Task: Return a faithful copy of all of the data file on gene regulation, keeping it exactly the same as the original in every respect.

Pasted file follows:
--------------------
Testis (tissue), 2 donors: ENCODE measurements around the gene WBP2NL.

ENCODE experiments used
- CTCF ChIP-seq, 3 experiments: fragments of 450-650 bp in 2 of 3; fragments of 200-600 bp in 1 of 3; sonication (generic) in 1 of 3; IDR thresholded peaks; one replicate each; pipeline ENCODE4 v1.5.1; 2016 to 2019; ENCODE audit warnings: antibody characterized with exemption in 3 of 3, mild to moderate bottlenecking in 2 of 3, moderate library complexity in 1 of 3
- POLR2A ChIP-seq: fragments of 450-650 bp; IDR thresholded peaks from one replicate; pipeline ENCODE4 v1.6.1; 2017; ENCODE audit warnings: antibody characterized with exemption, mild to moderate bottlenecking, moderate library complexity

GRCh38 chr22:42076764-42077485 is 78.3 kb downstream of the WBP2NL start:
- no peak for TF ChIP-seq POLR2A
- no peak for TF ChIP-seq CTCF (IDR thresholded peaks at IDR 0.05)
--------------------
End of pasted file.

Testis (tissue), 2 donors: ENCODE measurements around the gene WBP2NL.

ENCODE experiments used
- CTCF ChIP-seq, 3 experiments: fragments of 450-650 bp in 2 of 3; fragments of 200-600 bp in 1 of 3; sonication (generic) in 1 of 3; IDR thresholded peaks; one replicate each; pipeline ENCODE4 v1.5.1; 2016 to 2019; ENCODE audit warnings: antibody characterized with exemption in 3 of 3, mild to moderate bottlenecking in 2 of 3, moderate library complexity in 1 of 3
- POLR2A ChIP-seq: fragments of 450-650 bp; IDR thresholded peaks from one replicate; pipeline ENCODE4 v1.6.1; 2017; ENCODE audit warnings: antibody characterized with exemption, mild to moderate bottlenecking, moderate library complexity

GRCh38 chr22:42076764-42077485 is 78.3 kb downstream of the WBP2NL start:
- no peak for TF ChIP-seq POLR2A
- no peak for TF ChIP-seq CTCF (IDR thresholded peaks at IDR 0.05)